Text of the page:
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Presidents Council 2004 Report to SBOE

REPORT TO THE SBOE ON BEHALF OF THE PRESIDENTS’ COUNCIL

JANUARY 27, 2004

For the last few months, I have had the opportunity to join with my fellow presidents on a monthly basis to discuss mutual challenges that confront us on our campuses. Our focus has been on the budget, on state aid, on student fees — all of which relate to the number one concern that we have about Idaho higher education-our ability to attract and retain the best faculty and staff. On behalf of the Presidents’ Council, today I report on our collective concerns, share examples from our campuses, and ask you as our Trustees and as the constitutional authority for higher education to provide leadership and advocacy in this area of utmost importance to the future of Idaho higher education and the students we serve.

I know that each of you is acutely aware of the importance of having talented faculty and staff. Similarly, the Presidents’ council well understands how difficult it has been to adequately fund higher education while the state was experiencing lagging revenues due to a national recession. Nonetheless, I offer the following examples to help personalize the challenge we face as it is personalized for us on a daily basis.

Allow me to start with my own institution. The overall turnover rate at Boise State including faculty, professional staff, and classified employees was just over 20% in 2003. It was over 17% in 2002 — 19% in 2001.

We conduct exit surveys of our departing employees, and, overall, 62% of the employees – faculty, professional staff, and classified – left because of better salary and job opportunities. In terms of faculty pay, for FY03 Boise State’s average faculty salary ranks 12.48% below the national average. We expect to be about 15% behind for FY04. Ten years ago, we were 4.8% below the average, so you can see that the problem is getting more critical every year.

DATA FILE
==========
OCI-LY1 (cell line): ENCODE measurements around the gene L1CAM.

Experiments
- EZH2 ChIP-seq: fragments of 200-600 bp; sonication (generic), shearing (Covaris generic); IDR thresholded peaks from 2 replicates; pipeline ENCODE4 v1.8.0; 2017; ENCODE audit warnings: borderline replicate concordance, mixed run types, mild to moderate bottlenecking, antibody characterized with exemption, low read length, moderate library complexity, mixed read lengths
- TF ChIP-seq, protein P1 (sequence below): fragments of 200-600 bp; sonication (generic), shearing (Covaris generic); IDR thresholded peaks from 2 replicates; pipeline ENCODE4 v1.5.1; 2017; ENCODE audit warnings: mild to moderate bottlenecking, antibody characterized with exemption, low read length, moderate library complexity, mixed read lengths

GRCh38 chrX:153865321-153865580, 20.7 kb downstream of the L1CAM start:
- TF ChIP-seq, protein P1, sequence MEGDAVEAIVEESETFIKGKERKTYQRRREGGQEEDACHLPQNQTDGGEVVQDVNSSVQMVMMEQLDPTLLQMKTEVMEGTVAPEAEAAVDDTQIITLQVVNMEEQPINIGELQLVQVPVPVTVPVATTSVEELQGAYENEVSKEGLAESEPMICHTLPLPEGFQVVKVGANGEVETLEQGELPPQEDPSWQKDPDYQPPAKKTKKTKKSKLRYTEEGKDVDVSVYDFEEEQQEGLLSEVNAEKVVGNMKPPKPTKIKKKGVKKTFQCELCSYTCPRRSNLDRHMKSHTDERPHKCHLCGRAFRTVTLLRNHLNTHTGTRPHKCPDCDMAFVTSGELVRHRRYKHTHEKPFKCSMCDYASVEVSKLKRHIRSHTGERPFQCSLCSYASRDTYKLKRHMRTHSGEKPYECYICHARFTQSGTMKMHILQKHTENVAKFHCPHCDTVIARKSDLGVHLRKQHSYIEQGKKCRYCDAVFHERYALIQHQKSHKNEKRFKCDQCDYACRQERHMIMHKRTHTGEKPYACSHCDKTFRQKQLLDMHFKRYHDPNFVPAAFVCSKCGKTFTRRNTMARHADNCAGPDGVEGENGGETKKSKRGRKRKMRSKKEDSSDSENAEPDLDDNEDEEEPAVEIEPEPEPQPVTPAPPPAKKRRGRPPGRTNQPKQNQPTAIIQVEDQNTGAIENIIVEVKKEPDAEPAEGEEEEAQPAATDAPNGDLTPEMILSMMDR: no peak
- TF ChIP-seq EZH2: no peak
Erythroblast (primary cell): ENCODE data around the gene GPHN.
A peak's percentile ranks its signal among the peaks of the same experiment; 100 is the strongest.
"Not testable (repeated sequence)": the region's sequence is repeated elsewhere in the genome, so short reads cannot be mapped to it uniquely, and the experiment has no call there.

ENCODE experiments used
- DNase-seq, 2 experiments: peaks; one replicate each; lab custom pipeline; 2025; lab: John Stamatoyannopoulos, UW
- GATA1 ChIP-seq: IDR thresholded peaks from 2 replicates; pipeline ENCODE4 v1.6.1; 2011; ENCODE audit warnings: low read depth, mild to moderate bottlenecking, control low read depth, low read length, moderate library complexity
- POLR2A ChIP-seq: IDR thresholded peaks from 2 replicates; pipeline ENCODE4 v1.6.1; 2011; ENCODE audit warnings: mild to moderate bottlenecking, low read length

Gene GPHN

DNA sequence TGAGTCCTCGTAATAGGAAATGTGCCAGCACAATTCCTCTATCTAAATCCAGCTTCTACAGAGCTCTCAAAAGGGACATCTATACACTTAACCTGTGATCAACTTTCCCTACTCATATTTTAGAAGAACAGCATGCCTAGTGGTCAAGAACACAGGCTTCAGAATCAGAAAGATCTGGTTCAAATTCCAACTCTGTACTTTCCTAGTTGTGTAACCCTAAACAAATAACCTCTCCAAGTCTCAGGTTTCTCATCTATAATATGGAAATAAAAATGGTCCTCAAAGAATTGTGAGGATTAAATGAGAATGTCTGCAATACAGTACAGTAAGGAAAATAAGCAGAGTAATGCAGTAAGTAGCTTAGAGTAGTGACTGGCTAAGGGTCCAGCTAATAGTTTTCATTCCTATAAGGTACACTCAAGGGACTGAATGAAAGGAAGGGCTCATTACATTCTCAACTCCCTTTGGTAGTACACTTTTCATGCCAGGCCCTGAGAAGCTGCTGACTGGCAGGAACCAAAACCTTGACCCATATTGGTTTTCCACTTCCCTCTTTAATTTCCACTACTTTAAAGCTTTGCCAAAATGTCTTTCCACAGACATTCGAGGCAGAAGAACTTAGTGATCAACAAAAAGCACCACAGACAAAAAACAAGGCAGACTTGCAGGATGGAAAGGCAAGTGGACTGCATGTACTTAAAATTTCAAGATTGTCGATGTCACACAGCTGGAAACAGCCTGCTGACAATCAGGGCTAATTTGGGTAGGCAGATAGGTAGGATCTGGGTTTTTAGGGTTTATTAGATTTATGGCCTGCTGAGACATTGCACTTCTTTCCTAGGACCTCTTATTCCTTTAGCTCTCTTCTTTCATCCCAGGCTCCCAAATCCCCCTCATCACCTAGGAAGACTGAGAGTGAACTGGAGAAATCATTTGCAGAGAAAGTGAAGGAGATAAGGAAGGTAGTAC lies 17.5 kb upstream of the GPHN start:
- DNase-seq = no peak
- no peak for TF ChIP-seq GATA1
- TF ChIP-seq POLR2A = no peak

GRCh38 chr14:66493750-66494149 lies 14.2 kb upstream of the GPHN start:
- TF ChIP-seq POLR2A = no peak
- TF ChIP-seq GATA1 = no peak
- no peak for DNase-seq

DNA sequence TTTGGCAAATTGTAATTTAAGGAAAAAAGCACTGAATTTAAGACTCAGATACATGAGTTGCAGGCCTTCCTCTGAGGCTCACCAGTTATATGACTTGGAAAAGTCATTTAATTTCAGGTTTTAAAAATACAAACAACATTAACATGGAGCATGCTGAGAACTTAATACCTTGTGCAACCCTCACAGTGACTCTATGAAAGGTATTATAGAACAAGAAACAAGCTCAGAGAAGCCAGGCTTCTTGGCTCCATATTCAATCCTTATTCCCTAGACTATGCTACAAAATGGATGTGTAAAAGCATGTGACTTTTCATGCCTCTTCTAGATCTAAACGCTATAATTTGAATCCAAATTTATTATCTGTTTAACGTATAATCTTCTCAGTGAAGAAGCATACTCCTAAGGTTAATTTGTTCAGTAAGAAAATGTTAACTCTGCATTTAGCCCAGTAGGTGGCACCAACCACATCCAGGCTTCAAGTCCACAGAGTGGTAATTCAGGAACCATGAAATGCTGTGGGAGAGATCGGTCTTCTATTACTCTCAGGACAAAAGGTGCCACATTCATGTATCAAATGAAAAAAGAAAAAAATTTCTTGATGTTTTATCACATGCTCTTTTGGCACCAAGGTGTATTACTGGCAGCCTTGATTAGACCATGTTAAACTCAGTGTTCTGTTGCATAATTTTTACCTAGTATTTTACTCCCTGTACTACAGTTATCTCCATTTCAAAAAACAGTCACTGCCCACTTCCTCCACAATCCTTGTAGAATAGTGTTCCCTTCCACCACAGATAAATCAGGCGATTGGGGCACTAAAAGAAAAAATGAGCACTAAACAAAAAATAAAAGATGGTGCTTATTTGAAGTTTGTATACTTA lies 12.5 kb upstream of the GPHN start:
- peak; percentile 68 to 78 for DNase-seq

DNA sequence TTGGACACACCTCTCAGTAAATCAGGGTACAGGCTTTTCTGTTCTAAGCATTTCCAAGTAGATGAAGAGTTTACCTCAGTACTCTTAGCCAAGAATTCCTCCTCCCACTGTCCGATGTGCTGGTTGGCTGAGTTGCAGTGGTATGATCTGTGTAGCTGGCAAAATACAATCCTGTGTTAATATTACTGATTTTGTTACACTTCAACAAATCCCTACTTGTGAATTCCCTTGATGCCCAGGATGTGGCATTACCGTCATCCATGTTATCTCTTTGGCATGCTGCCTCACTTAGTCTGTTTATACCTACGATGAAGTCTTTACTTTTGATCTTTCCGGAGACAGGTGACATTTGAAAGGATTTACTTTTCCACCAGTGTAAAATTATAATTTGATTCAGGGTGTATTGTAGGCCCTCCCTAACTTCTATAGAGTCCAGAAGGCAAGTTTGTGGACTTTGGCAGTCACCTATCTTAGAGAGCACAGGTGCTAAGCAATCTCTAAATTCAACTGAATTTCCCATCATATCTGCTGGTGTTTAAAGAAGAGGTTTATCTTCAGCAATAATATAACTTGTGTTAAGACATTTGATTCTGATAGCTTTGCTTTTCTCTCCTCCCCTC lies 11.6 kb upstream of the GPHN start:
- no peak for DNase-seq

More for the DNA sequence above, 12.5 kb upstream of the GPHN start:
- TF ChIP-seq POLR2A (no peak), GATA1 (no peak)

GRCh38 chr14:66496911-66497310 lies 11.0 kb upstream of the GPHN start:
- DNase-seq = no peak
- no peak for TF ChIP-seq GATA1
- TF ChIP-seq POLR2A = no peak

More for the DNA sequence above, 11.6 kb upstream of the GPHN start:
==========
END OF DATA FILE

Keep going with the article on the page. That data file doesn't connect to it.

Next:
At North Idaho College, a recent salary study conducted by a private consulting firm found that NIC faculty members were paid 15% below the prevailing wage of competitor schools. Additionally, the study found that in 49% of the non-faculty positions, NIC was ranked as being a “non-competitive employer” when compared to both public and private sector institutions. In the past year, 61% of those employees leaving NIC cited inadequate compensation as one of the reasons they were leaving.

The Mountain States Association of Community Colleges recently produced a salary survey for the 2003-04 academic years. That organization included Eastern Idaho Technical College in its ranking of 44 schools. The average salary in the survey was $45,016. EITC’s average salary was $36,923. This ranks EITC as number 43 out of the 44 colleges in the survey.